Doe et al v. City and County of San Francisco et al

Filing 92

ORDER ON MOTION TO AMEND by Judge Thelton Henderson denying 42 Motion to Amend/Correct(tehlc2, COURT STAFF) (Filed on 12/1/2011)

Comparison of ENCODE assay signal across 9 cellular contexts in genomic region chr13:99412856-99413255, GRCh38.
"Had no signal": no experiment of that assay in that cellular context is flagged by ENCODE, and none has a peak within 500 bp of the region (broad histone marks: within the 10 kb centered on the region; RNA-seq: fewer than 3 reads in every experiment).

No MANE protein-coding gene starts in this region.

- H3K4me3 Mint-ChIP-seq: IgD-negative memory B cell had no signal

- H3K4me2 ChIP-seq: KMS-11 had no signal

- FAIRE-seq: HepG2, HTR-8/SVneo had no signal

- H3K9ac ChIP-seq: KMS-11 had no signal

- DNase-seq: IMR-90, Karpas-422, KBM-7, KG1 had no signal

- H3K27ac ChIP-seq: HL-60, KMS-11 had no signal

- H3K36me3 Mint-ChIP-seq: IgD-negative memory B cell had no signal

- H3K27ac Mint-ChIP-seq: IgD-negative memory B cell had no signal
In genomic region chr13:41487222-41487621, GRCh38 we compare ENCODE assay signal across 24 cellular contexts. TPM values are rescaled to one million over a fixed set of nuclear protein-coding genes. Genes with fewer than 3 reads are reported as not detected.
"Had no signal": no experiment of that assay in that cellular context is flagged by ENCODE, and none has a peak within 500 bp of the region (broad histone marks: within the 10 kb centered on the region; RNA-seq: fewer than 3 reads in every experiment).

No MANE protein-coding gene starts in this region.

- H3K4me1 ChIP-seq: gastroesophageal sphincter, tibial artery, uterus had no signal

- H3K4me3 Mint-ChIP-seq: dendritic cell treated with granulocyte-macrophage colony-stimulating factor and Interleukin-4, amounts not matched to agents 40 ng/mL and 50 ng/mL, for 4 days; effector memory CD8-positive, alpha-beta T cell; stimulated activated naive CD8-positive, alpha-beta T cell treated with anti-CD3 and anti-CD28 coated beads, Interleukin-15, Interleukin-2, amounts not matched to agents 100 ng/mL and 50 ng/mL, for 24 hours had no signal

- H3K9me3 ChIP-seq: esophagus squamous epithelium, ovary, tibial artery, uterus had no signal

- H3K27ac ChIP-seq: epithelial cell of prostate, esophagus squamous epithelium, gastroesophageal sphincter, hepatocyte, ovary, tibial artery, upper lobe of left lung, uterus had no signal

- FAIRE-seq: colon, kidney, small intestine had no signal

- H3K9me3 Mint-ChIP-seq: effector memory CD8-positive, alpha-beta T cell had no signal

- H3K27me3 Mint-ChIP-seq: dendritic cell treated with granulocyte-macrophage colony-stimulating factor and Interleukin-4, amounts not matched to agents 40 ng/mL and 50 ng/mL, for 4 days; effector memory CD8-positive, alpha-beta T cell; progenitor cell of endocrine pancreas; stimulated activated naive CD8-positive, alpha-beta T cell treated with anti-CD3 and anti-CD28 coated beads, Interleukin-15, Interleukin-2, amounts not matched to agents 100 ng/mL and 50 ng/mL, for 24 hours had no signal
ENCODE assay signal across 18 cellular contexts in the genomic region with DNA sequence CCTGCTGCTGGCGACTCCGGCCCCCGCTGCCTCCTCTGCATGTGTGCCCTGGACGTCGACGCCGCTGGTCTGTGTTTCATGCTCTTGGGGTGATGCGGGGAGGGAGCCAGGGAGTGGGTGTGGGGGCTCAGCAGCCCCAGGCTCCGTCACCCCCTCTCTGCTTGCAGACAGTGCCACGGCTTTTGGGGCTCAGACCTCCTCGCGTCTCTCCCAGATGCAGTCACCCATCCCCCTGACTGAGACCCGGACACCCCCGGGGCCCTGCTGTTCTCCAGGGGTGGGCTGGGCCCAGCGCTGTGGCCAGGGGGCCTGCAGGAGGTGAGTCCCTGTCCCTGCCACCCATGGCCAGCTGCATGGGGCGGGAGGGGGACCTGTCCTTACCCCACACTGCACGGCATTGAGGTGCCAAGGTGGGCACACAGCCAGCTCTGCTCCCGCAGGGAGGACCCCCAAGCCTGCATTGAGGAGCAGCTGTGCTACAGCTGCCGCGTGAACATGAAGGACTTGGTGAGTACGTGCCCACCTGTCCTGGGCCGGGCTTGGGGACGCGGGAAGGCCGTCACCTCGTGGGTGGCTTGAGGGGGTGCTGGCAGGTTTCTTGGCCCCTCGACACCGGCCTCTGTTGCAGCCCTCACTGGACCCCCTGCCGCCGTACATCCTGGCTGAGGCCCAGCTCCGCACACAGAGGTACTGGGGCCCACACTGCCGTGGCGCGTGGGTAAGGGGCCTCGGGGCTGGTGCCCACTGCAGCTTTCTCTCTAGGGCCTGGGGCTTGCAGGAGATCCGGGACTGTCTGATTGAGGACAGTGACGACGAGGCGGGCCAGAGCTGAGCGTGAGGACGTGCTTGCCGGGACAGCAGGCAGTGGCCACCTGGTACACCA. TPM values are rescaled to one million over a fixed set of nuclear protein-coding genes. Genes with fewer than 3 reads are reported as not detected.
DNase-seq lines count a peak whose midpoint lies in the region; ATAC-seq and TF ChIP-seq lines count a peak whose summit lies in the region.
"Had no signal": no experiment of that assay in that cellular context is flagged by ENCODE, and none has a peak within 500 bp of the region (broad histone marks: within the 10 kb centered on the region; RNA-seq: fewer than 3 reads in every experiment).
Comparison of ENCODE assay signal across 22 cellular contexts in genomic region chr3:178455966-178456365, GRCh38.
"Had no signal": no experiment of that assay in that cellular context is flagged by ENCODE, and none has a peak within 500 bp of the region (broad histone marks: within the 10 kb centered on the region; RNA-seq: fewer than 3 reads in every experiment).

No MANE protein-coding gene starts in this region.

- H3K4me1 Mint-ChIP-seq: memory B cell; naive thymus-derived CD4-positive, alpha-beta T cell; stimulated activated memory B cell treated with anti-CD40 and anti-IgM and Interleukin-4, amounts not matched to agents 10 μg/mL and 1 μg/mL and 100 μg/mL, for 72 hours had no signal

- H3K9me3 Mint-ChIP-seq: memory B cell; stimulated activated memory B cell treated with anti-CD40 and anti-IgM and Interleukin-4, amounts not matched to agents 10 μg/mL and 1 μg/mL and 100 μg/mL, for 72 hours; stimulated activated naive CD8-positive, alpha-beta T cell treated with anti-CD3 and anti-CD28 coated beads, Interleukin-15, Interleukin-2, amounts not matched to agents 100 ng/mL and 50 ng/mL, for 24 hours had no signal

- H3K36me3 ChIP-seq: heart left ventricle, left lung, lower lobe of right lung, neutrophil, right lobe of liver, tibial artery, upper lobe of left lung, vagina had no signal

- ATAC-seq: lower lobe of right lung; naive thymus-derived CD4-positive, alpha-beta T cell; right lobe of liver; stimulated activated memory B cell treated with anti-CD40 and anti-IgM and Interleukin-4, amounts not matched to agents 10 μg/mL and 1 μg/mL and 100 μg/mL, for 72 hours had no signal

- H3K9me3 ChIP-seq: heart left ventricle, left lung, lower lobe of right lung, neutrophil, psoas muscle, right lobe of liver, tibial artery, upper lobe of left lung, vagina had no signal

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1 IN THE UNITED STATES DISTRICT COURT 2 FOR THE NORTHERN DISTRICT OF CALIFORNIA 3 4 5 JANE DOE and ANNE RASKIN, 6 7 8 Plaintiffs, v. CITY AND COUNTY OF SAN FRANCISCO, et al., NO. C10-04700 TEH ORDER DENYING MOTION TO AMEND THE COMPLAINT 9 Defendants. 11 For the Northern District of California United States District Court 10 This matter comes before the Court on November 28, 2011, on a motion to amend the 12 complaint filed by Plaintiffs Jane Doe and Anne Raskin (“Plaintiffs” or “Doe” and 13 “Raskin”). For the reasons set forth below, the motion is DENIED. 14 15 BACKGROUND 16 Plaintiffs, employees of Defendant City and County of San Francisco Department of 17 Emergency Communications (“DEC”), contend that there has been a longstanding culture of 18 bullying, hazing, and female-on-female gender-based harassment on the midnight shift of the 19 DEC 911 dispatch. Following a long and intricate history of conflict between Plaintiff Doe 20 and her supervisors, named as Defendants in this case, an incident involving Doe’s personal 21 email account brought the discord to a head in the fall and winter of 2009. 22 DEC provides a bank of computers for use by employees on their breaks, on which 23 employees may check personal email and use the internet for non-work-related reasons, so 24 long as they do not use the computers for any improper purpose. In October of 2009, 28 25 emails from Jane Doe’s personal Yahoo! email account were printed by Defendants and 26 submitted to the DEC’s human resources department for review, based on (according to 27 Defendants) the concern that the emails may contain confidential DEC personnel 28 1 information, improperly disclosed by Doe to outside parties. According to Defendants, these 2 emails were found by one of the Defendants when Doe left them open in multiple minimized 3 windows on the shared workplace computer. According to Doe, the emails printed by 4 Defendants were not open in minimized windows, but found by Defendant Madsen, who Doe 5 claims searched through her inbox, sent mail, and folders to find emails containing 6 potentially incendiary communications. 7 In December of 2009, Doe was informed of the emails received by human resources, 8 during the course of their investigation (which ultimately did not find the emails violative of 9 DEC policy). On October 14, 2010, Doe and Raskin (whose writings were also contained in 11 Stored Communications Act, California’s whistleblower statutes, invasion of privacy, For the Northern District of California United States District Court 10 the emails, as she had corresponded with Doe) filed suit, alleging violations of the Federal 12 intentional infliction of emotional distress, as well as several California Fair Employment 13 and Housing Act violations relating to gender-based discrimination, sexual harassment, and 14 retaliatory conduct. On February 2, 2011, this Court issued an Order For Pretrial 15 Preparation, specifying a trial date of January 10, 2011, with non-expert discovery to be 16 concluded by September 26, 2011, and the last day to file dispositive motions in the case set 17 as October 17, 2011. On October 17, Defendants filed a motion for summary judgment, and 18 Plaintiffs filed the instant motion to amend their complaint. 19 20 LEGAL STANDARD 21 Under Federal Rule of Civil Procedure 15(a)(2), “a party may amend its pleading only 22 with the opposing party's written consent or the court's leave. The court should freely give 23 leave when justice so requires.” Here, the Defendants oppose the motion, therefore the 24 Court’s leave is required. 25 In the Ninth Circuit, “this policy is to be applied with extreme liberality.” Morongo 26 Band of Mission Indians v. Rose, 893 F.2d 1074, 1079 (9th Cir.1990). However, there are 27 limits to the circumstances under which a complaint may be amended, and leave to amend 28 may be denied where “apparent or declared” evidence of “undue delay, bad faith or dilatory 2 1 motive on the part of the movant, repeated failure to cure deficiencies by amendments 2 previously allowed, undue prejudice to the opposing party by virtue of allowance of the 3 amendment, [or] futility of amendment” is found. Foman v. Davis, 371 U.S. 178, 182 4 (1962). 5 The most important consideration is prejudice to the nonmoving party, which may 6 arise from a need to reopen discovery after the addition of new claims or parties. Eminence 7 Capital, LLC v. Aspeon, 316 F.3d 1048, 1052 (9th Cir. 2003); Lockheed Martin Corp. v. 8 Network Solutions, Inc., 194 F.3d 980, 986 (9th Cir. 1999). When the motion to amend is 9 made after the close of discovery and near the time of trial, the delay is considered especially 11 itself is not dispositive, it is relevant, particularly when no adequate justification for the delay For the Northern District of California United States District Court 10 prejudicial. Kaplan v. Rose, 49 F.3d 1363, 1370 (9th Cir.1994). Though undue delay by 12 has been provided. Lockheed, 194 F.3d at 986. New legal theories or re-assessments of 13 known facts will not suffice to justify such a delay: denial of a motion to amend is 14 appropriate “where the movant presents no new facts but only new theories and provides no 15 satisfactory explanation for his failure to fully develop his contentions originally.” Bonin v. 16 Calderon, 59 F.3d 815, 845 (9th Cir. 1995). 17 18 DISCUSSION 19 Plaintiffs wish to amend the complaint to clarify the pleadings, but the primary thrust 20 of the proposed amendment is the addition of a new claim: Plaintiffs wish to bring a cause of 21 action against Madsen and the City and County of San Francisco under 42 U.S.C. section 22 1983, alleging violation of Doe’s Fourth Amendment right to be free from unreasonable 23 search and seizure. This claim is based upon the same facts as the current invasion of 24 privacy claim–the accessing of Doe’s email by Madsen and the gathering and printing of 25 Doe’s emails. Much like the invasion of privacy claim, the new claim would require that 26 Plaintiffs prove Madsen intentionally intruded into an area in which Doe had a legitimate 27 expectation of privacy. Unlike the invasion of privacy claim, a claim under section 1983 28 requires further proof that Madsen did so while acting under color of law. Assuming the 3 1 facts supporting the latter element are Madsen’s role as an employee of the local government 2 and the attendant capacity in which she was acting when she accessed the email, it would 3 seem that the crux of the new cause of action is the same as that of the original invasion of 4 privacy claim. Specifically, the extent and nature of Madsen’s contact with Doe’s email. 5 It is the facts surrounding this key issue that Plaintiffs argue justify amendment of the 6 complaint at this stage in the proceedings. Plaintiffs moved to amend the complaint on 7 October 17, 2011, the last day for motions to be filed under the pretrial scheduling order in 8 this case and the same day Defendants filed their motion for summary judgment. Defendants 9 objected to the motion to amend, arguing that it was untimely and improper in that the 11 justified the delay by citing the deposition of Defendant Madsen, held by stipulation two For the Northern District of California United States District Court 10 amendments sought are not based on any newly discovered facts or evidence. Plaintiffs have 12 days past the September 26 cut-off date for discovery (as well as the report of Plaintiffs’ 13 computer forensics expert, Winston Krone, which was prepared on November 17, 2011)1. 14 Plaintiffs argue that Ms. Madsen’s deposition testimony contained admissions regarding her 15 search of Jane Doe’s email inbox, and that this testimony constitutes new information 16 previously unavailable to the Plaintiffs. 17 However, the information that the printed emails resulted from a full search of Doe’s 18 email (rather than simply having been found by chance, already open and minimized on the 19 shared computer) cannot possibly be construed as new. This has been Jane Doe’s contention 20 from the beginning, and is contained in the factual allegations of the original complaint. Doe 21 has consistently claimed that Madsen’s access to her email was extensive and involved a 22 lengthy search of not only the inbox, but the sent mail folders and other saved messages as 23 well. Contrary to Plaintiffs’ assertions, Madsen’s deposition testimony does not appear to 24 1 Plaintiffs argue that the Krone report provides further new information, revealing that 25 there was some deletion of relevant internet history and files from the period of the email incident. They contend the missing internet history is evidence of Madsen’s having searched 26 the inbox, and subsequently attempted to cover up her actions. While this may be, the Krone report was prepared on November 17th, 2011, exactly one month after the motion to amend 27 was filed. Though the Krone report may contain new information, this new information could not rationally be the basis of the motion to amend. as it does not appear to have been in 28 Plaintiffs’ possession at the time the motion was filed. 4 1 confirm this version of events (indeed, Madsen repeatedly denies having accessed the inbox). 2 As such, the only new information offered on this topic by the Madsen deposition is that 3 Madsen denies Plaintiffs’ claims about the extent of her access, and insists she merely 4 opened minimized windows. Regardless of the plausibility of either version, it is clear that 5 there has been no new revelation about the extend of Madsen’s search on which a new cause 6 of action should be based.2 7 Given the potential prejudice to the Defendants inherent in amending the complaint to 8 add a new cause of action at this point–just over six weeks before trial, after the close of 9 discovery, and following the filing of a motion for summary judgment–and the lack of 11 good faith inherent therein, amendment at this juncture is not appropriate. For the Northern District of California United States District Court 10 adequate justification for the Plaintiffs’ delay in moving to amend and the apparent lack of 12 13 CONCLUSION 14 For the reasons detailed above, the motion to amend the complaint is DENIED. 15 16 17 IT IS SO ORDERED. 18 19 Dated: 12/01/2011 THELTON E. HENDERSON, JUDGE UNITED STATES DISTRICT COURT 20 21 22 23 24 25 2 Further underscoring the idea that the facts giving rise to the Fourth Amendment claim are not new is the report of Terrence Daniel documenting the investigation into the 26 email incident conducted at DEC. The report notes that when Ms. Doe was first informed of her emails having been passed on to human resources, she “was upset and began by saying 27 this is a violation of her fourth amendment rights.” [sic]. (Sealed Ex. M to Decl. Of Lawrence Hecimovich in Supp. Of Defs.’ Mot. For Summ. J. at 4, Doe et al. v. City and 28 County of San Francisco et al., No. 10-04700 TEH (N.D. Cal. Oct. 19, 2011) (No. 47)). 5